What should I do if my family has special circumstances that aren't mentioned in the application?

Talk to your financial aid administrator (FAA). If your family's circumstances have changed from the base year due to loss of employment, loss of benefits, death, or divorce, the FAA may decide to adjust the data elements used to calculate your EFC. The adjustment might increase your eligibility for student aid.

I'm not sure if I want to take out a student loan. What should I enter for the question asking if I am interested in student loans?

Some schools use this information to put together a financial aid package for you. Answering "Yes" does not obligate you to take out a loan it just means that the school will offer you a loan/loans in your aid package. You do not have to accept loans.

If I live with an aunt, uncle, or grandparent, should that relative's income be reported instead of parental information?

Only if the relative is your adoptive parent. Students are only considered dependent their parent(s) and can report only parental information on the FAFSA. You must report (in Worksheet B) any cash support given by relatives. Do not include in-kind support, such as food and housing, from relatives in your report.

What if I live with a girlfriend or boyfriend who pays the rent?

Do not report information for a friend or roommate unless you are married under state law. Report cash support given by the friend as untaxed income. Do not report in-kind support, such as food. Report rent as income if your name is on the lease and if the roommate is paying rent on your behalf.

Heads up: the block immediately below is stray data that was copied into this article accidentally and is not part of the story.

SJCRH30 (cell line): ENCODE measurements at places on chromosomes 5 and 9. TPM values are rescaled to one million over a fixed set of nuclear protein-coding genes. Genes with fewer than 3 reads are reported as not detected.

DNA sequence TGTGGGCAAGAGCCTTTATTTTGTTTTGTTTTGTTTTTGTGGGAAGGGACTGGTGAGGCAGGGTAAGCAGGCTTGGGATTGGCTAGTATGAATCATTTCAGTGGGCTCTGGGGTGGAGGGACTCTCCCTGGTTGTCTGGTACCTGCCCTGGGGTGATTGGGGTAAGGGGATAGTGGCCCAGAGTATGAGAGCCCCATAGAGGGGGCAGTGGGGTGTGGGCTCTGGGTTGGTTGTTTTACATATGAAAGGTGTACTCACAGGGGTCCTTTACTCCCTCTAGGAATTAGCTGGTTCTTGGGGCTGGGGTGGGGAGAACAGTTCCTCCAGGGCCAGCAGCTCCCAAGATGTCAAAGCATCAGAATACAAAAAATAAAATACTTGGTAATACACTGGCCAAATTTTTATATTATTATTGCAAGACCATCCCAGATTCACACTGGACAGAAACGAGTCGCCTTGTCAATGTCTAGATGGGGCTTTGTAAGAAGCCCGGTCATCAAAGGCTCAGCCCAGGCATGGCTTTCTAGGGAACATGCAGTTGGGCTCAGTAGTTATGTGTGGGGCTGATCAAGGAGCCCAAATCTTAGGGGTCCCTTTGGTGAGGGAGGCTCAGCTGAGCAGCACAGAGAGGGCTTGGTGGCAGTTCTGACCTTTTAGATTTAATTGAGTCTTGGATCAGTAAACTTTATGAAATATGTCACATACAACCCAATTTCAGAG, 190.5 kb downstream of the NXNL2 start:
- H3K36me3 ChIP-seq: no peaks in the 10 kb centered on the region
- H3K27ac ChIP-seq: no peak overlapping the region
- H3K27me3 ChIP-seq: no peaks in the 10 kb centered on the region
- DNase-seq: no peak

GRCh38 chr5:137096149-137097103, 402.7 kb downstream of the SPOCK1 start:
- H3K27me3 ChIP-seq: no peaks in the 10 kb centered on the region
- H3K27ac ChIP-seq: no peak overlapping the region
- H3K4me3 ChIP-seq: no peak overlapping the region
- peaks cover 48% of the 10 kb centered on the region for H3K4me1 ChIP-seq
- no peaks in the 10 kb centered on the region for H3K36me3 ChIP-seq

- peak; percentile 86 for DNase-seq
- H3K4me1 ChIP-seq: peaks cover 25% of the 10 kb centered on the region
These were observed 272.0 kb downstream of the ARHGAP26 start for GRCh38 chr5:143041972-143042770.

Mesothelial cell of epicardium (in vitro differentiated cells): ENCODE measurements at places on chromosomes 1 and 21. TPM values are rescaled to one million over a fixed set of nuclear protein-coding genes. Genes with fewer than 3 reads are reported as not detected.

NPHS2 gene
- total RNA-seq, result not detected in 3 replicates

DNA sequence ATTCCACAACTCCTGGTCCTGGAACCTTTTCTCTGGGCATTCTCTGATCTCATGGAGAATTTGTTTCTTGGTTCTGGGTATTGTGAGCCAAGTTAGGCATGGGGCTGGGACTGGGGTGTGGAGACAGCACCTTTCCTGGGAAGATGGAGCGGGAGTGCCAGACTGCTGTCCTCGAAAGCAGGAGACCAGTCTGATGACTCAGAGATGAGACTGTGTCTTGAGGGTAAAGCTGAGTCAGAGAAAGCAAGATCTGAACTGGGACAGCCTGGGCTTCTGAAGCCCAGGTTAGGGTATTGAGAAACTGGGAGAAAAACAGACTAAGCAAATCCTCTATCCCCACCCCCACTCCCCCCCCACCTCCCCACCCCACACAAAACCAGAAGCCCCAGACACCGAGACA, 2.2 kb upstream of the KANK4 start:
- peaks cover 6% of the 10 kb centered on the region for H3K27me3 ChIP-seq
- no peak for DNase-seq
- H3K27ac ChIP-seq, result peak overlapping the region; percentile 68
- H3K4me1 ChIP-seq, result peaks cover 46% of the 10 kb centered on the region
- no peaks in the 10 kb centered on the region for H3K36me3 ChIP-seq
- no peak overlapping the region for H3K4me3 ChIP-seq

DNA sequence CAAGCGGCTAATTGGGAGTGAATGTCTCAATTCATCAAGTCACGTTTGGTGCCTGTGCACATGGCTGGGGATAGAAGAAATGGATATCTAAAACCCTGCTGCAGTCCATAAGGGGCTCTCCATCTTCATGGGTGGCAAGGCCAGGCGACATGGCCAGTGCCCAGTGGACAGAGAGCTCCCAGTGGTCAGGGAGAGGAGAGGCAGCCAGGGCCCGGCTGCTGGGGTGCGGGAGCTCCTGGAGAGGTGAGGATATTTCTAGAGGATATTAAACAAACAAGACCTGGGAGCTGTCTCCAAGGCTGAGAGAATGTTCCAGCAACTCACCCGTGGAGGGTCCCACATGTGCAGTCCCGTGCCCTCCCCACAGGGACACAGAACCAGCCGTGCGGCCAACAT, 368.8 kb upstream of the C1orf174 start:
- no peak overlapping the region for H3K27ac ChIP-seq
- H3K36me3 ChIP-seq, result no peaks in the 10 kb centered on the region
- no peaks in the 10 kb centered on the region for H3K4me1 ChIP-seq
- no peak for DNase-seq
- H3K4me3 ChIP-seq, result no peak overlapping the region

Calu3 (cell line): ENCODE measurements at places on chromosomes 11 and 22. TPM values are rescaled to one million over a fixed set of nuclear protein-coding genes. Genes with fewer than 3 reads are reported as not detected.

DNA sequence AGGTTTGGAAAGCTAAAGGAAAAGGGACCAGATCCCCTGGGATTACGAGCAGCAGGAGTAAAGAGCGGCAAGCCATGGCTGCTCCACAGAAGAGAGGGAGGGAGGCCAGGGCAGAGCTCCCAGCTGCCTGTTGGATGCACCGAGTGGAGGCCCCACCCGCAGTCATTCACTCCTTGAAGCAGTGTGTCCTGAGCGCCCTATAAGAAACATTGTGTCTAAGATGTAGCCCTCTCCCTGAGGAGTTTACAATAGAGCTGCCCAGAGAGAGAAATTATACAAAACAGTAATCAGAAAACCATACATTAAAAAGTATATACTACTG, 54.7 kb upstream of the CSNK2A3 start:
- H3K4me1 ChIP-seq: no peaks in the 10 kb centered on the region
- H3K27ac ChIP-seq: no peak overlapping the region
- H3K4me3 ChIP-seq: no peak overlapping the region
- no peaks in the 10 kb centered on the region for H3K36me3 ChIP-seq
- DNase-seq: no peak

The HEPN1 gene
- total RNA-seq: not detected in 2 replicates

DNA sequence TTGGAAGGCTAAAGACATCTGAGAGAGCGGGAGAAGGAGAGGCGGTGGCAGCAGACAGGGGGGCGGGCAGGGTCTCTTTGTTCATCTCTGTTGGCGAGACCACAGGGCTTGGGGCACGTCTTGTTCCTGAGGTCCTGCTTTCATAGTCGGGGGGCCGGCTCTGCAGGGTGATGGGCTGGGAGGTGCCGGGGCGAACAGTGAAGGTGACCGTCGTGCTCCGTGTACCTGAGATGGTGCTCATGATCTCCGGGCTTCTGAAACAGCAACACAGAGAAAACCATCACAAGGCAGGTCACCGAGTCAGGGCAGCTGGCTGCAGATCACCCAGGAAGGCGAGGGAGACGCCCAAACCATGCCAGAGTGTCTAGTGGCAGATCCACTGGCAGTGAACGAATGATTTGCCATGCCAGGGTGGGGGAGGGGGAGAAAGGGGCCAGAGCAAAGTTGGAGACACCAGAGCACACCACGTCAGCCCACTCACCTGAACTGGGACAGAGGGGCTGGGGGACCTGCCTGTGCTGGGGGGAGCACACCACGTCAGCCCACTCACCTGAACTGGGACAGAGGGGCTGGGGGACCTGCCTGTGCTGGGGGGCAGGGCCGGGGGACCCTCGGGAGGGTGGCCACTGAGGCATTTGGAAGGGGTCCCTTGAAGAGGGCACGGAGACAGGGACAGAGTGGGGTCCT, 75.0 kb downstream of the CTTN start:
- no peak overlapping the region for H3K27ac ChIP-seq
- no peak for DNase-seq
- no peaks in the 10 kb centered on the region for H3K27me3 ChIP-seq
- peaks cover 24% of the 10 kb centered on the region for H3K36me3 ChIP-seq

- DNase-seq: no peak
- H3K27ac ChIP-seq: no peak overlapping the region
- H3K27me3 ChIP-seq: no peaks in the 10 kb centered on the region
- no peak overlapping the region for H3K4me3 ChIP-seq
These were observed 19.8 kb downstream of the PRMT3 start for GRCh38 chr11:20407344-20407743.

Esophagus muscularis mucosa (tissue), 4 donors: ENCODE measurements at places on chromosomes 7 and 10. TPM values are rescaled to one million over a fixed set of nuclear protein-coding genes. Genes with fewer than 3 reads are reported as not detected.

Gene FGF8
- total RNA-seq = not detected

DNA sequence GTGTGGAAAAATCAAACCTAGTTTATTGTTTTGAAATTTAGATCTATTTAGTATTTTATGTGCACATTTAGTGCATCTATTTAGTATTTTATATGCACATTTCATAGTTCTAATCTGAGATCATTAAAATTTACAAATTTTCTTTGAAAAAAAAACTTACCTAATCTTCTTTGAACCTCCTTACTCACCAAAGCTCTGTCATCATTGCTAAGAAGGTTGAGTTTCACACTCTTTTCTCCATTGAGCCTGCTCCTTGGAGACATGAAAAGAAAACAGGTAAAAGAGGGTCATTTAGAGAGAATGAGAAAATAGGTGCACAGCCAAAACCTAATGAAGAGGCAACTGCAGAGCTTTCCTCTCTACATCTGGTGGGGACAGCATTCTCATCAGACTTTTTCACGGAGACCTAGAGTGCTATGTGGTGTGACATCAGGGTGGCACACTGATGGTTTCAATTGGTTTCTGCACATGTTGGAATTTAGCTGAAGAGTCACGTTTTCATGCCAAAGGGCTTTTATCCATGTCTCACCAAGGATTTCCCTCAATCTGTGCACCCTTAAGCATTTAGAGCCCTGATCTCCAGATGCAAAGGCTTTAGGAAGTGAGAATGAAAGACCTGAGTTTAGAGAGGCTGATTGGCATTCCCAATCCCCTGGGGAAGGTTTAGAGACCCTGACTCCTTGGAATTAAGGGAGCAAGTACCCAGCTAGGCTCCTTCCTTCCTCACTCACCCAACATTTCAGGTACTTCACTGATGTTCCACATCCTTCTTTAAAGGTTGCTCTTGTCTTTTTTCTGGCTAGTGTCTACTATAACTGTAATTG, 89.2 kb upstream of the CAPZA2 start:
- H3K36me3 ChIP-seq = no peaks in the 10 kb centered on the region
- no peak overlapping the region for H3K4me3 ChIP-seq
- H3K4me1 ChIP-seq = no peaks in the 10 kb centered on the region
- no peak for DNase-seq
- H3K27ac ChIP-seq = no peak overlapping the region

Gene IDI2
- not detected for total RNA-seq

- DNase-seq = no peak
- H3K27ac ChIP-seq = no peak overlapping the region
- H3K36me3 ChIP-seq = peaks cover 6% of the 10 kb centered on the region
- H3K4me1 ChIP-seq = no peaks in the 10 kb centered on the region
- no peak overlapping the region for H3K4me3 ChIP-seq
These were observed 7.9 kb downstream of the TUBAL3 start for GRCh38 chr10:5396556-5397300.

When is student aid considered income?

Grants and scholarships that do not exceed tuition and fees, books, and required supplies are not considered income. If you have an ROTC scholarship, a private scholarship, or another type of grant or scholarship, that grant or scholarship will be considered an available resource by the financial aid office, but will not be reported as income on the application.

Report the grants and scholarships you’ve reported on your tax return, and report these items as excluded from income on Worksheet C.

What's the difference between cash support and in-kind support?

Cash support is support is money given/paid on your behalf. Report cash support as untaxed income. For example, grocery money from a friend or parent is untaxed income on Worksheet B. Bills and rent are also reported.

Examples of in-kind support are free food or housing in exchange for work or services. Do not report in-kind support.

However, the application requires you to report the value of the housing received as compensation for a job on Worksheet B. The most common example is free housing or a housing allowance provided to military personnel or clergy. This is reported on Worksheet B.

I am now a U.S. citizen but have an Alien Registration Number (A-Number). How do I indicate this on the application?

You are now a U.S. citizen. Do not provide an A-Number.

I'm going to get married this summer. How do I answer the question that asks if I am married?

Answer "Yes" if you are married on the day you sign the FAFSA. Otherwise, answer "No." The FAFSA is a snapshot of your status the day it is signed. Do not forecast future changes such as marriage.

Why must I report the highest school level my parents completed?

Some states and institutions make funds available based on their parents' educational history. For example, additional support is provided for students who are first-generation college students. This information also serves statistical purposes. If you don't know the answer, select "Other/unknown."